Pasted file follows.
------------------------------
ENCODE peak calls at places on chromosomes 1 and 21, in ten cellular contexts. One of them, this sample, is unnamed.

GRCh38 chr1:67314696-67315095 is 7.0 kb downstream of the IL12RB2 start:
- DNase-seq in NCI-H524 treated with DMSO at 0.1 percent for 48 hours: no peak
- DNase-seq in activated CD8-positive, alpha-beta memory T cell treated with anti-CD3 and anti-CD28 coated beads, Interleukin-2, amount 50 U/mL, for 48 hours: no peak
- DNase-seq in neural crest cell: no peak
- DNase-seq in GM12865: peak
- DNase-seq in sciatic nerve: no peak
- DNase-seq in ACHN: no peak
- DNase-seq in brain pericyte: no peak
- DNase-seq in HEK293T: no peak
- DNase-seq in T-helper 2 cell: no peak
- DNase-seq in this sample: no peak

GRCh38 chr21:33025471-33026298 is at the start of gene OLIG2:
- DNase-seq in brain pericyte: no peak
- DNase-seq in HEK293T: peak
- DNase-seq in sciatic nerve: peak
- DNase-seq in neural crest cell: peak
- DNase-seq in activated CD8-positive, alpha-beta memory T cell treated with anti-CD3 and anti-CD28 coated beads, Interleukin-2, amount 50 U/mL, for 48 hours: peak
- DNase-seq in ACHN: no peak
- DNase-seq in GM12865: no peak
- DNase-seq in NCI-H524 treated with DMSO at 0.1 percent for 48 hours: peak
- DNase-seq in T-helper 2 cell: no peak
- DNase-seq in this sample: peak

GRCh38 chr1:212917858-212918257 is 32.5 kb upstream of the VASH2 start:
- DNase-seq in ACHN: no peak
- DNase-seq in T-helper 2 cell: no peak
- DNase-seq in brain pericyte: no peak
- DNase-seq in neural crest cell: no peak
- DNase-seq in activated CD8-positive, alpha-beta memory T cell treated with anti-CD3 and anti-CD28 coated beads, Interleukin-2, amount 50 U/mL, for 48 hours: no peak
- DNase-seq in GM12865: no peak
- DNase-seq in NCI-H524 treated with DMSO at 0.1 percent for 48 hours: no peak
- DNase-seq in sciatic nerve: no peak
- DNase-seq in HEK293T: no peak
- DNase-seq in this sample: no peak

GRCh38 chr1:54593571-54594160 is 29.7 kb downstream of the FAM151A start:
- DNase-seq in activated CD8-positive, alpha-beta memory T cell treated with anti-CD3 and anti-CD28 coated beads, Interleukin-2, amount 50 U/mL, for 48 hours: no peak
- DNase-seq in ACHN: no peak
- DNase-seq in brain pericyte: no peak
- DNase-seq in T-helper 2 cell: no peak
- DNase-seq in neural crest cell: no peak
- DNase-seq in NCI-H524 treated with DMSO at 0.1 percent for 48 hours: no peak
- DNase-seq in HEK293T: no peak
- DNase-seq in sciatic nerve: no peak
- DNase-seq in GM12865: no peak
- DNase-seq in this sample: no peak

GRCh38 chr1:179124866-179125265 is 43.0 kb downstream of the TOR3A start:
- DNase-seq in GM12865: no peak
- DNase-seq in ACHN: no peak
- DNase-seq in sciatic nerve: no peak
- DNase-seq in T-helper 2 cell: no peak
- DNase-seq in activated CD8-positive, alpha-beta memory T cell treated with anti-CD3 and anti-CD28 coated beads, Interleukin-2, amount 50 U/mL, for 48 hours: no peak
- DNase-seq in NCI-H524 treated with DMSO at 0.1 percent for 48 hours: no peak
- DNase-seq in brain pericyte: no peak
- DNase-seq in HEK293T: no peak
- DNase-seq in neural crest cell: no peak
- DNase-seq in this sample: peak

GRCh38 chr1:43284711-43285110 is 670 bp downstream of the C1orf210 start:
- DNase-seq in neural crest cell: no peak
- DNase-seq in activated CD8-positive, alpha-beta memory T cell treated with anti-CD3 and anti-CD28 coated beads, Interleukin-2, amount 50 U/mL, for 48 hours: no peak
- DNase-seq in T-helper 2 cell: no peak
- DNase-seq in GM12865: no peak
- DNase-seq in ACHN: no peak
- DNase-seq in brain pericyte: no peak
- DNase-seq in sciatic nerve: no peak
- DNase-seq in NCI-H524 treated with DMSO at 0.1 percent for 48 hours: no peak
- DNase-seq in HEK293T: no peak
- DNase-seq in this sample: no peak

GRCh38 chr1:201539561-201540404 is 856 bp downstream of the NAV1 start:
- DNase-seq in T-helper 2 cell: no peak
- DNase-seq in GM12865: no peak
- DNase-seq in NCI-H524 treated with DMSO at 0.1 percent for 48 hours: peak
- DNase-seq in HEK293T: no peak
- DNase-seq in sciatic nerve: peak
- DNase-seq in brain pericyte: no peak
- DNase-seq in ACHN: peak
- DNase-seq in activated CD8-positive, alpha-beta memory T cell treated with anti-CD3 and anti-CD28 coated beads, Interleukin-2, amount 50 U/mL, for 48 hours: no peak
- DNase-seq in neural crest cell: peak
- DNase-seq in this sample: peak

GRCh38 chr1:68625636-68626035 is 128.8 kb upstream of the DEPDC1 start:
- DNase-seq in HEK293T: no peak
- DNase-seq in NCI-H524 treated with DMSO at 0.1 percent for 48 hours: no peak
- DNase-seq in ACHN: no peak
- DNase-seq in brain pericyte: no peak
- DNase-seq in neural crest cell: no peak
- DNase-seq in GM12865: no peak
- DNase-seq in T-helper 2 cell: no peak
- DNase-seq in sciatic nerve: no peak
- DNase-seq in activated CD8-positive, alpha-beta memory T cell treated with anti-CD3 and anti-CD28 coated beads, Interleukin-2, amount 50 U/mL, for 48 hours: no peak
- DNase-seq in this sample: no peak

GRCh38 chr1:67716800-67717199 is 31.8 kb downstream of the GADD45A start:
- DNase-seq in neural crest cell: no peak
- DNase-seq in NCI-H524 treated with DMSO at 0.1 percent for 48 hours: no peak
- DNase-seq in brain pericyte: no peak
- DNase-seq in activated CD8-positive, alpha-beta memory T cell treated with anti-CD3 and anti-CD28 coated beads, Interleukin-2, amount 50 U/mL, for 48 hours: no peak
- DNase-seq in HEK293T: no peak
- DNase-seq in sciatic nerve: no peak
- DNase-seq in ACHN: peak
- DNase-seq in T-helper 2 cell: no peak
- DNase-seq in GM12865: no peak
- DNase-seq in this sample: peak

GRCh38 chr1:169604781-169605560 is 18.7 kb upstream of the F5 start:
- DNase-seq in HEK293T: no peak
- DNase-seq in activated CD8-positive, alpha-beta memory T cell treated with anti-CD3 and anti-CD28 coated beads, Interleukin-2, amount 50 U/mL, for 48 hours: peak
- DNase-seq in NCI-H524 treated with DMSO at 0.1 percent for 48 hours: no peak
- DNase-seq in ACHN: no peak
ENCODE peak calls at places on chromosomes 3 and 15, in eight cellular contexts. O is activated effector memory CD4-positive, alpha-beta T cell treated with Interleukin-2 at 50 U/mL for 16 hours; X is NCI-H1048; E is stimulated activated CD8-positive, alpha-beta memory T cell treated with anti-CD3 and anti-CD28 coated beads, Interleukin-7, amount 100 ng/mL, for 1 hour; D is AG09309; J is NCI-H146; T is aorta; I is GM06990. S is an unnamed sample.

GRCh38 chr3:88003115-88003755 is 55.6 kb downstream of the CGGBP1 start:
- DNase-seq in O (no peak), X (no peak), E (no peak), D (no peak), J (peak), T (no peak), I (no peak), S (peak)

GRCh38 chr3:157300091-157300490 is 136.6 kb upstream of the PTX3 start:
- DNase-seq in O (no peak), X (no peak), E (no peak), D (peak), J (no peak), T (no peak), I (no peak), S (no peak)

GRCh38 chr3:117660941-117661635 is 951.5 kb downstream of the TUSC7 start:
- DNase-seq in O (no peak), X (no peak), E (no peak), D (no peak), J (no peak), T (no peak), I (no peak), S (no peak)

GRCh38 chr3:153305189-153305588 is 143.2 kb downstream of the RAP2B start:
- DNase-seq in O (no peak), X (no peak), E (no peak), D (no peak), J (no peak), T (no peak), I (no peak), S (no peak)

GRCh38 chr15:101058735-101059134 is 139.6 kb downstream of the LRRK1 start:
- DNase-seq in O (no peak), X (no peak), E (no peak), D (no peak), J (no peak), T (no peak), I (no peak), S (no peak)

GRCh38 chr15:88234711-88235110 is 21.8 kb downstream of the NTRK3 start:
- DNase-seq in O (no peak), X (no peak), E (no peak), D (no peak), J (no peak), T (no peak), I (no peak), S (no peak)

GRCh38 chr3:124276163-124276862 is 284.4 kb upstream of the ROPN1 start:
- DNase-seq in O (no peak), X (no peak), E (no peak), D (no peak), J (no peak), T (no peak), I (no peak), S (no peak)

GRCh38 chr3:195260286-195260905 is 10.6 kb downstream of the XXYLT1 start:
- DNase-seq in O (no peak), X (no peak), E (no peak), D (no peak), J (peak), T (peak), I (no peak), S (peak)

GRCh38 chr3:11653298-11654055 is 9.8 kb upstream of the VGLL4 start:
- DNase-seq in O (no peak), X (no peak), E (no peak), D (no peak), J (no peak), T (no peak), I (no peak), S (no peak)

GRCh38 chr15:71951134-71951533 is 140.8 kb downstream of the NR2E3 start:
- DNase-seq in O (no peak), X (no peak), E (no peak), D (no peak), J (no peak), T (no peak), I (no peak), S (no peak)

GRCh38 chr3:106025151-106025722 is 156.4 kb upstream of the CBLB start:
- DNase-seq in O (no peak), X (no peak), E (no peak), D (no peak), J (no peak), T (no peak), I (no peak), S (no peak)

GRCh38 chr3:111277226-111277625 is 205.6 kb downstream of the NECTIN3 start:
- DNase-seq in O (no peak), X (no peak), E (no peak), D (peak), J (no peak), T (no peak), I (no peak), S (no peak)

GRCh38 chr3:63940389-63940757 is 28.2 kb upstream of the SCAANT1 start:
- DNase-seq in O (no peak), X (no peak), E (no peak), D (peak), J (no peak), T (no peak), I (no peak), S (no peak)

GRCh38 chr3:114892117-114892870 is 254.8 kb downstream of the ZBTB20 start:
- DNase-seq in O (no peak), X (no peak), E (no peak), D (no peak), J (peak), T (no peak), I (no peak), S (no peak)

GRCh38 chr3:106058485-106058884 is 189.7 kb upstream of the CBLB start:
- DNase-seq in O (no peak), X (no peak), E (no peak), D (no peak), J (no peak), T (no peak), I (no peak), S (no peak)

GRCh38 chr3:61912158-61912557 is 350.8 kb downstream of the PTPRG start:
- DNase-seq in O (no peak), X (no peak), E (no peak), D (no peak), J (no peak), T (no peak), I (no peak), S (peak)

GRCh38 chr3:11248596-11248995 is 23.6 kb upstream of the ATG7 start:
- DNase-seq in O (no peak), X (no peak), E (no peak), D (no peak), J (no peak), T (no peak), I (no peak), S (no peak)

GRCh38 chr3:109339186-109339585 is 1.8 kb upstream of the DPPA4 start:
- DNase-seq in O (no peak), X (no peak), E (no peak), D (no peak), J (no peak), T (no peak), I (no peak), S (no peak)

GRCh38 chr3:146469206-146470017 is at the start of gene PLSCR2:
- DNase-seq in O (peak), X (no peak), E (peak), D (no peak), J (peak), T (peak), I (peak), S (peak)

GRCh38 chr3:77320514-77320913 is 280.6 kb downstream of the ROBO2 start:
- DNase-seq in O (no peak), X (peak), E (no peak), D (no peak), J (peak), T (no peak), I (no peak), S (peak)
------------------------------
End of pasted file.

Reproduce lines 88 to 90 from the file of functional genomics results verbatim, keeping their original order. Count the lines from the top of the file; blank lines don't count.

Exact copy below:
- DNase-seq in activated CD8-positive, alpha-beta memory T cell treated with anti-CD3 and anti-CD28 coated beads, Interleukin-2, amount 50 U/mL, for 48 hours: no peak
- DNase-seq in this sample: no peak

GRCh38 chr1:67716800-67717199 is 31.8 kb downstream of the GADD45A start: